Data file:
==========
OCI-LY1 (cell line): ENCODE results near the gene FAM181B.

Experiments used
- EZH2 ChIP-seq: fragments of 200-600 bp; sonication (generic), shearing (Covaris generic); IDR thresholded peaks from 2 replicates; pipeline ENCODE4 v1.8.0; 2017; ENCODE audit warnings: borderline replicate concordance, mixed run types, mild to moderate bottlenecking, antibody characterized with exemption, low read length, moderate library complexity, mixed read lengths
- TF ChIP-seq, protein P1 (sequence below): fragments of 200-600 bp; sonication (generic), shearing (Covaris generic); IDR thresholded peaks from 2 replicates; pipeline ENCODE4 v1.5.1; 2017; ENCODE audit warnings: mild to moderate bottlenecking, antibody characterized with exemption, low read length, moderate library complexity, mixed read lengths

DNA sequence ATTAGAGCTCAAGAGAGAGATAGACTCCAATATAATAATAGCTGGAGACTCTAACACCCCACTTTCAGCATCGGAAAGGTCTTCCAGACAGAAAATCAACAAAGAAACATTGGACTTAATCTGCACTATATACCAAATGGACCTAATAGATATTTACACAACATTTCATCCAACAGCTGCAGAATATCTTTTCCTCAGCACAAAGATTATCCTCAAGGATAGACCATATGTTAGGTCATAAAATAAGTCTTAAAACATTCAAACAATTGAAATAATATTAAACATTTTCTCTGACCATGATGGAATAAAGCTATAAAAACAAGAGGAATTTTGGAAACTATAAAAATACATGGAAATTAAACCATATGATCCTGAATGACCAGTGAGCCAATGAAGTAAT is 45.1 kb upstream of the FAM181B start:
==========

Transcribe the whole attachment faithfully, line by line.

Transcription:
OCI-LY1 (cell line): ENCODE results near the gene FAM181B.

Experiments used
- EZH2 ChIP-seq: fragments of 200-600 bp; sonication (generic), shearing (Covaris generic); IDR thresholded peaks from 2 replicates; pipeline ENCODE4 v1.8.0; 2017; ENCODE audit warnings: borderline replicate concordance, mixed run types, mild to moderate bottlenecking, antibody characterized with exemption, low read length, moderate library complexity, mixed read lengths
- TF ChIP-seq, protein P1 (sequence below): fragments of 200-600 bp; sonication (generic), shearing (Covaris generic); IDR thresholded peaks from 2 replicates; pipeline ENCODE4 v1.5.1; 2017; ENCODE audit warnings: mild to moderate bottlenecking, antibody characterized with exemption, low read length, moderate library complexity, mixed read lengths

DNA sequence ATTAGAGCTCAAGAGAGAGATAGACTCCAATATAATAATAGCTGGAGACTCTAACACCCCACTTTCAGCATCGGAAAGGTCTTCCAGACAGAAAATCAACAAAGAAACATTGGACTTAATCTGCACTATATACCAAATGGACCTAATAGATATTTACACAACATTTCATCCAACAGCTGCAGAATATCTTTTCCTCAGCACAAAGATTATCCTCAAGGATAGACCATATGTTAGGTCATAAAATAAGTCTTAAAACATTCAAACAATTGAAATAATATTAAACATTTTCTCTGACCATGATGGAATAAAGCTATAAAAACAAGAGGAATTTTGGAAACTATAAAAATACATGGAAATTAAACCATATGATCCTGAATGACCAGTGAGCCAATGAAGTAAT is 45.1 kb upstream of the FAM181B start: